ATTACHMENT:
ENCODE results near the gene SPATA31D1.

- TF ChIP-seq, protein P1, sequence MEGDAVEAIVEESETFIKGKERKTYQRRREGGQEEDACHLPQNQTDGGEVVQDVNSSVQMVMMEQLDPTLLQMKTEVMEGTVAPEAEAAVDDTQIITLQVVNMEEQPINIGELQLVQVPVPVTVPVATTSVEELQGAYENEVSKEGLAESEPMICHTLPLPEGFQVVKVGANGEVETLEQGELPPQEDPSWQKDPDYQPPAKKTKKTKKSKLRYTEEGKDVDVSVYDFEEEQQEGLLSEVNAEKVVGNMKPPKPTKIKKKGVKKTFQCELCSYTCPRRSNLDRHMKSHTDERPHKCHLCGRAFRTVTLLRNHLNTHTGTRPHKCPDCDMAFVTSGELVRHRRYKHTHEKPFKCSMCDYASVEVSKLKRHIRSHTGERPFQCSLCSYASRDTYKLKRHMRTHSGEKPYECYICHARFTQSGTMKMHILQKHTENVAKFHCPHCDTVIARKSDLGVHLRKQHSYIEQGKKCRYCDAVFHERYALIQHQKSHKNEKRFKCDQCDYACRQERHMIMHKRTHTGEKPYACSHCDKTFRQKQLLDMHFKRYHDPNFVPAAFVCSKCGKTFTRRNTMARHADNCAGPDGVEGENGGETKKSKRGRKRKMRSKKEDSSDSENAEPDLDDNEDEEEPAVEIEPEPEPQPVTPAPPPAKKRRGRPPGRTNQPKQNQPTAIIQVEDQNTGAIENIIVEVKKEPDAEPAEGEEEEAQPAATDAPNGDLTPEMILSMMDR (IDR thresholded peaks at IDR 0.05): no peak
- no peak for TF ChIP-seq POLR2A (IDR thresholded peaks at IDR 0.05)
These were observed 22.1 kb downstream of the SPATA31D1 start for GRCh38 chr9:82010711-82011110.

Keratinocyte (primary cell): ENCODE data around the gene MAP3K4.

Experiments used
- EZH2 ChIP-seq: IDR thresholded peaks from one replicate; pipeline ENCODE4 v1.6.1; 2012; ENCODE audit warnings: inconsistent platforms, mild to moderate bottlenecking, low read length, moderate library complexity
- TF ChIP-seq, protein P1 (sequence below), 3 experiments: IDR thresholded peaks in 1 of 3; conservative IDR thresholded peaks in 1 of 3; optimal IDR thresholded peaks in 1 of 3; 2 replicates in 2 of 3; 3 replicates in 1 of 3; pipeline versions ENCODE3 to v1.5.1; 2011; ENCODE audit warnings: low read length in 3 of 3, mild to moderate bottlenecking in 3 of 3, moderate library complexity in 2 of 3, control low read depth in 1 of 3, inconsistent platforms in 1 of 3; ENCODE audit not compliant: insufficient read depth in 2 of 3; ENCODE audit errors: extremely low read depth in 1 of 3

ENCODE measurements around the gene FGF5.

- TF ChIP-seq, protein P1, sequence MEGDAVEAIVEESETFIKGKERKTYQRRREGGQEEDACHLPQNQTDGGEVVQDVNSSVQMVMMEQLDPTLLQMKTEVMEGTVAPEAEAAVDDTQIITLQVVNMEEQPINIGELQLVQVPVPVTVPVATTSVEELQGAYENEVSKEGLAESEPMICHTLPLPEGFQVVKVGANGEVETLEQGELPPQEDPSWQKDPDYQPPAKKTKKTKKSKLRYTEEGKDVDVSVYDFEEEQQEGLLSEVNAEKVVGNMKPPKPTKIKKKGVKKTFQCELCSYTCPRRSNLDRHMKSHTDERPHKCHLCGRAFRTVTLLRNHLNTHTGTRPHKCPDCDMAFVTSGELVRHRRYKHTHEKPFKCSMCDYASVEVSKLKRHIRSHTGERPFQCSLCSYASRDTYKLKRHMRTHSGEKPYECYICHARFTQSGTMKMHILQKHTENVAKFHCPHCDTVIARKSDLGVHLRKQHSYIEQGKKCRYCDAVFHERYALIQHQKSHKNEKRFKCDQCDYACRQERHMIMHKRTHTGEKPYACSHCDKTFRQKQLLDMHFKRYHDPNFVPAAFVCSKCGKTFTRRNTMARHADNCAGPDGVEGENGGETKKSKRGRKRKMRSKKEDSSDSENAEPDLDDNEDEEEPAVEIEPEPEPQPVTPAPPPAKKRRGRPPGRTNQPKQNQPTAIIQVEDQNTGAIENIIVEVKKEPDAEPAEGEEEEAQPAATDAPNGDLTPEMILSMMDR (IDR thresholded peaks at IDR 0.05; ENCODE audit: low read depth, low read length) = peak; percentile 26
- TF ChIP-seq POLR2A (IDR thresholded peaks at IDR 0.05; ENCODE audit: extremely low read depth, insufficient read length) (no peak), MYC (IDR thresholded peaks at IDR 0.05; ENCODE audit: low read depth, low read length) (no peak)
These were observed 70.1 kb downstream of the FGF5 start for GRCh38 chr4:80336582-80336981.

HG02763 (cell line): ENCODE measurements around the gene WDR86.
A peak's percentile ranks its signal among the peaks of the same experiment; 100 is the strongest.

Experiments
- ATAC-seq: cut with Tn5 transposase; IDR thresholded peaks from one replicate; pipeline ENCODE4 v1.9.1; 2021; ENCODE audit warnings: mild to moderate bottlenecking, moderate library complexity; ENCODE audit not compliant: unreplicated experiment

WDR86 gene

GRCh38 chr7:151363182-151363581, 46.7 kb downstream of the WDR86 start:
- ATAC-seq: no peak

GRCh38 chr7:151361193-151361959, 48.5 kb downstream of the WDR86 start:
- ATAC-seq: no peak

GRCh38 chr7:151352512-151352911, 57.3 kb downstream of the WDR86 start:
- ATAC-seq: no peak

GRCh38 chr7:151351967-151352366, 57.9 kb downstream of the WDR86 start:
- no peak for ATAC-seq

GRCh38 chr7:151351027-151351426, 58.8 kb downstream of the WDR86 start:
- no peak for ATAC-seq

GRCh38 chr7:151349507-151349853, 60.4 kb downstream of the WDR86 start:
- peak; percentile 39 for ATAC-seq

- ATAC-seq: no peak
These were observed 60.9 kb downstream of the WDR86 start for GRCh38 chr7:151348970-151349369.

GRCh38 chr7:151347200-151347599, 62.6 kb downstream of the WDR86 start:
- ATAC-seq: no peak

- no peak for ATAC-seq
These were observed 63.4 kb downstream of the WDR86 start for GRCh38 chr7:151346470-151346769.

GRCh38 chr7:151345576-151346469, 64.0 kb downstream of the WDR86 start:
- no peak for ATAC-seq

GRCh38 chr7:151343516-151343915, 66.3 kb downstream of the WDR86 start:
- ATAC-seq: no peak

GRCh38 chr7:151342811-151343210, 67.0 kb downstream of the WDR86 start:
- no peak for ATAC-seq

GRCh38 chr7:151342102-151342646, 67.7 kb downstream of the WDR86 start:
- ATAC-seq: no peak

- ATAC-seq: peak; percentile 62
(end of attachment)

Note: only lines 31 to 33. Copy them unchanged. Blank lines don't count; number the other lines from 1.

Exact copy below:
These were observed 60.9 kb downstream of the WDR86 start for GRCh38 chr7:151348970-151349369.

GRCh38 chr7:151347200-151347599, 62.6 kb downstream of the WDR86 start:
- ATAC-seq: no peak